“It’s important for people to seek to find common ground and part of the way we do this is from remembering our collective history," said Susan Barry, President & CEO of the Community Foundation. "We are pleased the Hadley Prize will support an artist like KCJ, who is using art to begin difficult conversations around the Holocaust, one of the most tragic moments in our history."
The Community Foundation of Louisville believes that art is a vital part of a community where people and places thrive. The Hadley Prize is just one of the ways that the Community Foundation of Louisville supports local artists. Hadley Creatives is the Foundation's six-month comprehensive professional development program for working artists that recently celebrated its inaugural class with an exhibition that is running through July 1 at KMAC.
The new Kroger in Jeffersonville has extra beauty thanks to artist Carrie Johns! LVA is so happy to have helped this happen, part of our long series of collaborations with Kroger stores around our region.
The warm spring weather has reinvigorated our mural painting at the California Community Center! Friends and family joined us on Saturday to help paint accents and trim and we're making steady progress! Thanks to our friends at Louisville Metro Parks and Recreation, Fund for the Arts, and all the folks from the neighborhood who have stopped by with encouraging words!
Some of LVA's finest employees and friends - Outreach Programs Manager Ehren Reed, teacher Janet Britt and artist Victor Sweatt - have been working hard all spring on giving the nearby California Community Center a fresh coat of love (in mural form!). Special thanks to our partners at Louisville Metro Parks and Recreation, and to the Fund for the Arts and the Center for Neighborhoods for their generous support on this project.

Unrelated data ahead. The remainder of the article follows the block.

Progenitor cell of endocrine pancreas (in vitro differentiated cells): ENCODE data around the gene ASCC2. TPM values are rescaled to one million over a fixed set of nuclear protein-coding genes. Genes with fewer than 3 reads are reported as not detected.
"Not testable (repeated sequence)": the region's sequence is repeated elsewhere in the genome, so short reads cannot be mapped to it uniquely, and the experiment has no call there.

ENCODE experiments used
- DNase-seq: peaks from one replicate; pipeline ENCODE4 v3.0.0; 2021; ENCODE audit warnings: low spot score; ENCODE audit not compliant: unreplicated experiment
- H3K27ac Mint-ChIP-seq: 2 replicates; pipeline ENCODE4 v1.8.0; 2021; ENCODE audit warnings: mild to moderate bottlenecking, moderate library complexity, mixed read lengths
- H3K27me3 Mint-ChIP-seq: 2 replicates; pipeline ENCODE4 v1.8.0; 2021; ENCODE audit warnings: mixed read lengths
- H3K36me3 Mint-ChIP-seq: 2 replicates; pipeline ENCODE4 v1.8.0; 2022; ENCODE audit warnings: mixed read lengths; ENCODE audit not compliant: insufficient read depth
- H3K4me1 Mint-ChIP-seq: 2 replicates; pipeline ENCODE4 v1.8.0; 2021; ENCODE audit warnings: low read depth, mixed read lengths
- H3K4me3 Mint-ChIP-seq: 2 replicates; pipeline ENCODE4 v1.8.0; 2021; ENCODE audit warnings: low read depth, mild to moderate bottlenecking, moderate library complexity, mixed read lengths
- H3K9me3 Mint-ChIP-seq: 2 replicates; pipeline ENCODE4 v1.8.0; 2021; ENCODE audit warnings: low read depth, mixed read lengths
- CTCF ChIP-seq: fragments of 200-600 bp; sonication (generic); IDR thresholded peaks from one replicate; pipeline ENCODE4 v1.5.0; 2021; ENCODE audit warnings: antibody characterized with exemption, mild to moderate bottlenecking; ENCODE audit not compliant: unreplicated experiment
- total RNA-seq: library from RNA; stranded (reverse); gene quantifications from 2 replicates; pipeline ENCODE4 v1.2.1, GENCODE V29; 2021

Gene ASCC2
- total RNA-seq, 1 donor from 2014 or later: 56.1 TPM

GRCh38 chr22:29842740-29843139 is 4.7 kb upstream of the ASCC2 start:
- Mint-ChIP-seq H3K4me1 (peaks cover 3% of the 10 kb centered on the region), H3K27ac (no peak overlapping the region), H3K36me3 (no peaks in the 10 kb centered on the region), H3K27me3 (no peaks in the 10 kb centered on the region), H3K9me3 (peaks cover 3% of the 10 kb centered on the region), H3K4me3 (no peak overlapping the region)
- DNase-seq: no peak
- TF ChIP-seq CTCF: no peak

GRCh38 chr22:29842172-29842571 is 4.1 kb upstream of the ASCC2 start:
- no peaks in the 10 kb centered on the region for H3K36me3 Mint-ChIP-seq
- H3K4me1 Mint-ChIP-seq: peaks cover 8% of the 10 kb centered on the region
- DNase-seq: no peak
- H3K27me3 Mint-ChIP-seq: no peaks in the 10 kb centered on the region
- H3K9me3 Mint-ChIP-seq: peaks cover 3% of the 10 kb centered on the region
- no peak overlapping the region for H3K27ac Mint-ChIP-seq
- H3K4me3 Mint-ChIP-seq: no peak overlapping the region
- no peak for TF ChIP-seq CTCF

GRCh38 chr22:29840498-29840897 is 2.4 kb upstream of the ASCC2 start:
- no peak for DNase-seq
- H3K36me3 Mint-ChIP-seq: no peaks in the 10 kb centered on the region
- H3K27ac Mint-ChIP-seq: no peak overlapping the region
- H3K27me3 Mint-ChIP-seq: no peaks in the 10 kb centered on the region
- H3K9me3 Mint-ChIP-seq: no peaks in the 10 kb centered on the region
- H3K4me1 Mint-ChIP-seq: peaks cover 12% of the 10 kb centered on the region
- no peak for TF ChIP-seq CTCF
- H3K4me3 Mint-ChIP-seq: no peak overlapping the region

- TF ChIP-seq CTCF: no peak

"Better Starts Now" is what the students from Rangeland Elementary hear over the loudspeaker frequently - words of wisdom from their principal, Dr. Kiggins. So when it came time to brainstorm about their mural project, the 4th and 5th- grade Rangeland Lions decided to play with the words "Stars and Starts" and roared into action.
With direction from their fearless teacher, Taylor Uttley, and LVA educator Annette Cable, the students drew big lions, little lions, caring lions and brave lions lying under a blue sky-filled with stars.
Withe all the snow days, our 8-week project turned into a 12-week project, but with brushes and house paints in hand, the artists painted and helped each other finish their mural with tons of PRIDE!
When Google Fiber wanted to help the Neighborhood House create their STEAM Lab, Louisville Visual Art was invited to help local youth design and execute a mural to look over it! Today everything was completed and ready to be enjoyed, so neighbors and media members came to celebrate.
We're so thrilled with how great it all came together and say thanks to Google Fiber for their generous support, and to the Neighborhood House for being such a wonderful community center that is giving our neighbor kids so many ways to get involved, learn and have fun!